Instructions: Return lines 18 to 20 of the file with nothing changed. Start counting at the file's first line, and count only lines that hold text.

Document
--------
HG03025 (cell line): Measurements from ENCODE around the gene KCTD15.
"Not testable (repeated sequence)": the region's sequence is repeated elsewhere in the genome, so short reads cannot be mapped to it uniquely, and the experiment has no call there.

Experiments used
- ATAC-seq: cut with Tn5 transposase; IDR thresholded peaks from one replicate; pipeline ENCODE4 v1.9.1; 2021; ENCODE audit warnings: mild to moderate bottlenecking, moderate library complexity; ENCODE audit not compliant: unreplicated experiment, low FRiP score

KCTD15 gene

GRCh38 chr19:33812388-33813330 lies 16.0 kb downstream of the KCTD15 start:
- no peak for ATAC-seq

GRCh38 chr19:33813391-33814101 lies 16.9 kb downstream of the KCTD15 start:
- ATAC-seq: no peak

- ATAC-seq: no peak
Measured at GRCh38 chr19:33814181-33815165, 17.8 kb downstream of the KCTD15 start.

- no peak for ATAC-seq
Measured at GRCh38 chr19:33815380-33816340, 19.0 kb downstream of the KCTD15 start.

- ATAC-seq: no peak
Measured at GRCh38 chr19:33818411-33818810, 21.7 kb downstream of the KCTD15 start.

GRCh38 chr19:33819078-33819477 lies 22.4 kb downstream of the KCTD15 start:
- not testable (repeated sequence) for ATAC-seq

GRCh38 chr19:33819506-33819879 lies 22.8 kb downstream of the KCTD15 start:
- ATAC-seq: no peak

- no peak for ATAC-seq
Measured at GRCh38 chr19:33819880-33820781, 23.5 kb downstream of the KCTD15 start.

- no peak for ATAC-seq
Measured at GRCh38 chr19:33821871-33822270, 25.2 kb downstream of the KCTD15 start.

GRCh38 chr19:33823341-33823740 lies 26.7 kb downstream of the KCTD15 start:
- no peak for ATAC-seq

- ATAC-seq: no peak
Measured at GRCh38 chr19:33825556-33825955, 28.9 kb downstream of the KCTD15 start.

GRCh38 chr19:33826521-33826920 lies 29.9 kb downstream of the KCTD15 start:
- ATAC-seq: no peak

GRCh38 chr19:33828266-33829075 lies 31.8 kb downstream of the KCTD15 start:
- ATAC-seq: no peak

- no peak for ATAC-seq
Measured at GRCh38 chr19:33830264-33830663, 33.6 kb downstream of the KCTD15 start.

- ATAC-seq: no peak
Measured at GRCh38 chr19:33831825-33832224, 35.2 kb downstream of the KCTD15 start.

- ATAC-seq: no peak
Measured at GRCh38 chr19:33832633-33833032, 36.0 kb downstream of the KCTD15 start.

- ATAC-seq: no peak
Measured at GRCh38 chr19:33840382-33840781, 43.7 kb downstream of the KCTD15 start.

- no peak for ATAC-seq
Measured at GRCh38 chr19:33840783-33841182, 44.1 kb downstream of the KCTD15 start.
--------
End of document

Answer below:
GRCh38 chr19:33819506-33819879 lies 22.8 kb downstream of the KCTD15 start:
- ATAC-seq: no peak

- no peak for ATAC-seq